Our objectives were to study by PC-MRI intracranial flow alterations in patients with cerebral venous thrombosis (CVT). Thanks to a specific selection of MRI parameters, and of key-parameter velocity encoding values, intracerebral and cervical arterial and venous flows, as well as cervical and ventricular CSF flows were evaluated in 6 patients with diagnosed CVT on MR Venography. PCMRI did not detect any venous flow in the veins and/or sinuses with thrombosis detected on Venography, and it showed alterations of CSF flows in 5/6 patients. PC-MRI is a complementary tool in the evaluation of venous thrombosis effects on intracranial dynamics.

15:00         4421.     Clinical Significance of Ischemic Hypointense Findings in Vessels and Tissue in Gradient Echo T2*-Weighted Images at 3 Tesla Evaluated by Simple Visual Estimation in Stroke Patients Treated with Intravenous Rt-PA

Masafumi Harada1, Hitoshi Kubo1, Naomi Morita2, Hiromu Nishitani2, Tsuyoshi Matsuda3

1Department of Medical Imaging, Univeristy of Tokushima, Institute of Health Biosciences, Tokushima City, Tokushima, Japan; 2Department of Radiology, Univeristy of Tokushima, Institute of Health Biosciences, Tokushima City, Tokushima, Japan; 3GE Healthcare Japan, Hino, Tokyo, Japan

The purpose of this study was to determine the clinical significance of Ischemic vessels (IschV) and tissue (IschT) signs in gradient echo T2*-weighted images (Gre T2*-WIs) and the correlation of clinical outcome with visual recognition of these signs. The current study may indicate that IschT sign in Gre T2*-WI at 3 tesla would include more severe ischemia than IschV sign and is therefore a candidate for determination of risk for deteriorated outcome with Gre T2*-WI at 3 tesla.

MRA & CSF Studies with Clinical Applications

Hall B                        Monday 14:00-16:00                                                                             Computer 83           

14:00         4422.     Resolving Arterial Contributions in Vessel Encoding Dynamic Angiography

Michael A. Chappell1,2, Tom W. Okell1, Peter Jezzard1, Mark W. Woolrich1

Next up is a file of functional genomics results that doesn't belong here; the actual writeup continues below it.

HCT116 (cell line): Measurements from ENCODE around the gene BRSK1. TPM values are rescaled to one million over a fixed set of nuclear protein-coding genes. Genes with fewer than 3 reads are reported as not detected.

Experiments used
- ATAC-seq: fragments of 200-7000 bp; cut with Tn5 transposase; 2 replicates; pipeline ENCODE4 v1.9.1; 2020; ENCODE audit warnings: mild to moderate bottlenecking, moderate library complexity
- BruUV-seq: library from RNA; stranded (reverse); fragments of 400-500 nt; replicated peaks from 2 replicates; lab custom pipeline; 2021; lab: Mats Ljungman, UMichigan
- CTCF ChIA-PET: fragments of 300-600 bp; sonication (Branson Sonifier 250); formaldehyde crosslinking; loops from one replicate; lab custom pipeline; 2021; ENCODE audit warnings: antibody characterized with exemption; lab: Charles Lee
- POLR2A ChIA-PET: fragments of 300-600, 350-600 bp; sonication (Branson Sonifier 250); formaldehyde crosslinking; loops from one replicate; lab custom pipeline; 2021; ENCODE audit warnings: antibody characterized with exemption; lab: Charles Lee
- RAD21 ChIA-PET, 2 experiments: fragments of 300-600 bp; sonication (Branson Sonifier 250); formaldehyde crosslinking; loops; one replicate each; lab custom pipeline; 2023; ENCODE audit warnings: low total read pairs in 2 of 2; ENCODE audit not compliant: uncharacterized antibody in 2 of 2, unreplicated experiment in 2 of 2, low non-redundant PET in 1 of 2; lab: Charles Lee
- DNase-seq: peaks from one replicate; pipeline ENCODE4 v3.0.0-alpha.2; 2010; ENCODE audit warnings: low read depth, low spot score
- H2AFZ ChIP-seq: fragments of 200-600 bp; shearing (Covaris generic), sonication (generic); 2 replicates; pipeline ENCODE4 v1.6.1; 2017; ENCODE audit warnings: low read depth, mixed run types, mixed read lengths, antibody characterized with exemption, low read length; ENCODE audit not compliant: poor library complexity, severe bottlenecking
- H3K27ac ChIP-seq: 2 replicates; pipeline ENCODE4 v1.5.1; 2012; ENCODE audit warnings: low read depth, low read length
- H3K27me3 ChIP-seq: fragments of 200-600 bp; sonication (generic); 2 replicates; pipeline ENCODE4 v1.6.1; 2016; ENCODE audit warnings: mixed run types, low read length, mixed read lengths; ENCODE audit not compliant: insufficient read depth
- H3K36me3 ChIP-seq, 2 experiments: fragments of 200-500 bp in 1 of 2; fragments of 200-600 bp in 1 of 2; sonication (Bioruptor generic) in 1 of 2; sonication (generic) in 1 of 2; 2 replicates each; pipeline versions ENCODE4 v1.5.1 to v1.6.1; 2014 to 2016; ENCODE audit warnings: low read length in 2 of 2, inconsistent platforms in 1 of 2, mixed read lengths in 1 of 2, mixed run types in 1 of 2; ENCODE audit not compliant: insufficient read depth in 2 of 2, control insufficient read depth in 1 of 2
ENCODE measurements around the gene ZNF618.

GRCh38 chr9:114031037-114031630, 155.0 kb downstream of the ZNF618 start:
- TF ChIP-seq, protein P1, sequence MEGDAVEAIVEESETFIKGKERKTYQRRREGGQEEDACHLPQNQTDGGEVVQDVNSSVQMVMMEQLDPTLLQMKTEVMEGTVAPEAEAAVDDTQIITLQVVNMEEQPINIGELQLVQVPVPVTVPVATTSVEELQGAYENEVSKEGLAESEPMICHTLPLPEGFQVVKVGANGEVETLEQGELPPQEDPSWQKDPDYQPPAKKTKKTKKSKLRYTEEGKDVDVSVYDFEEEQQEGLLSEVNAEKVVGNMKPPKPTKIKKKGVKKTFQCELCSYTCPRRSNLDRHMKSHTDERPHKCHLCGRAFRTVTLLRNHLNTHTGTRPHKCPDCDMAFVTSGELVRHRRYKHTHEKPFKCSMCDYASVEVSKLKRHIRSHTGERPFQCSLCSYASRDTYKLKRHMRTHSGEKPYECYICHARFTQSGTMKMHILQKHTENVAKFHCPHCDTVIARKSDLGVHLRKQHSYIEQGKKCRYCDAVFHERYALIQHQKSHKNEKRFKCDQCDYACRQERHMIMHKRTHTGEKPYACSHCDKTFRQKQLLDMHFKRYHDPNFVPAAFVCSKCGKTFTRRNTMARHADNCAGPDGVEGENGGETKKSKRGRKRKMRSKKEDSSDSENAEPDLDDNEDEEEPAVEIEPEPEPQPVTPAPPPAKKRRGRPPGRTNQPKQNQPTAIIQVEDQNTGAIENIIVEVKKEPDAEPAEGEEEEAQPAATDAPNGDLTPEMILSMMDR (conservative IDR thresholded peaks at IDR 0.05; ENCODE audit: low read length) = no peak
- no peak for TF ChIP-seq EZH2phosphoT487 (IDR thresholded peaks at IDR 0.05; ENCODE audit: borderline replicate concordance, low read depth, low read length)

1FMRIB Centre, University of Oxford, Oxford, United Kingdom; 2Institute for Biomedical Engineering, University of Oxford, Oxford, United Kingdom

Using a Vessel Encoded Arterial Spin Labelling preparation it is possible to provide non-invasive vessel selective angiography. However, the ability to separate the contributions from all the labelled arteries, e.g. all four carotids and vertebrals, can be limited by the specification of the acquisition. Here a new analysis method for VE-ASL data, that can separate different vessel contributions with even limited data, is modified and applied to angiographic images. Results for separation of carotids and vertebral are presented indicating that this is a viable alternative to highly invasive intra-arterial contrast methods.

14:30         4423.     Flow Velocity Measurement in the Carotid Bifurcation Using 4D Flow-Sensitive MRI and Doppler Ultrasound - not available

Andreas Harloff1, Timo Zech1, Felix Wegent1, Simon Bauer1, Martin Schumacher1, Michael Markl1

1University Hospital Freiburg, Freiburg, Baden-Württemberg, Germany

Flow-sensitive 4D MRI was used to assess absolute blood flow velocities within the carotid bifurcation in healthy volunteers and patients with high-grade internal carotid artery (ICA) stenosis before and after carotid endarterectomy. MRI data were compared with Doppler ultrasound as the reference method. Reliability and reproducibility of MRI based measurements were tested. Velocity measurement was feasible at any desired site of the carotid bifurcation. Compared to Doppler ultrasound, however, MRI underestimated systolic blood flow velocity by approximately 30%.

15:00         4424.     Implementing VERSE for Time of Flight RF Pulses at 7Tesla: Methodological Considerations

Sebastian Schmitter1, Soeren Johst2, Michael Bock2, Kamil Ugurbil1, Pierre-Francois van de Moortele1

1University of Minnesota, Center for Magnetic Resonance Research, Minneapolis, MN, United States; 2German Cancer Research Center, Heidelberg, Germany